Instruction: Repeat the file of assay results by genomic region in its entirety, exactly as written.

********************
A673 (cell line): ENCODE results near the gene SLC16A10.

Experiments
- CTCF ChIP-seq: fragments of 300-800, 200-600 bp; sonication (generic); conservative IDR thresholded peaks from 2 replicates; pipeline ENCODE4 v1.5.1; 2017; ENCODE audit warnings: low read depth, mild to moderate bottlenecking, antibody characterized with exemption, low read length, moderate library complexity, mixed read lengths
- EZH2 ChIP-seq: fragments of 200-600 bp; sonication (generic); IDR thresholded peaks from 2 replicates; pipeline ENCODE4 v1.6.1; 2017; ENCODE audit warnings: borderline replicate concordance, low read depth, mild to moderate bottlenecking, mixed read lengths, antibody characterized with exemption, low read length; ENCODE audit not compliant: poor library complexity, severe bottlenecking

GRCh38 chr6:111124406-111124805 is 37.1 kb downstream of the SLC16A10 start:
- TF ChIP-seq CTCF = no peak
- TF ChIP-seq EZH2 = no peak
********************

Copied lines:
A673 (cell line): ENCODE results near the gene SLC16A10.

Experiments
- CTCF ChIP-seq: fragments of 300-800, 200-600 bp; sonication (generic); conservative IDR thresholded peaks from 2 replicates; pipeline ENCODE4 v1.5.1; 2017; ENCODE audit warnings: low read depth, mild to moderate bottlenecking, antibody characterized with exemption, low read length, moderate library complexity, mixed read lengths
- EZH2 ChIP-seq: fragments of 200-600 bp; sonication (generic); IDR thresholded peaks from 2 replicates; pipeline ENCODE4 v1.6.1; 2017; ENCODE audit warnings: borderline replicate concordance, low read depth, mild to moderate bottlenecking, mixed read lengths, antibody characterized with exemption, low read length; ENCODE audit not compliant: poor library complexity, severe bottlenecking

GRCh38 chr6:111124406-111124805 is 37.1 kb downstream of the SLC16A10 start:
- TF ChIP-seq CTCF = no peak
- TF ChIP-seq EZH2 = no peak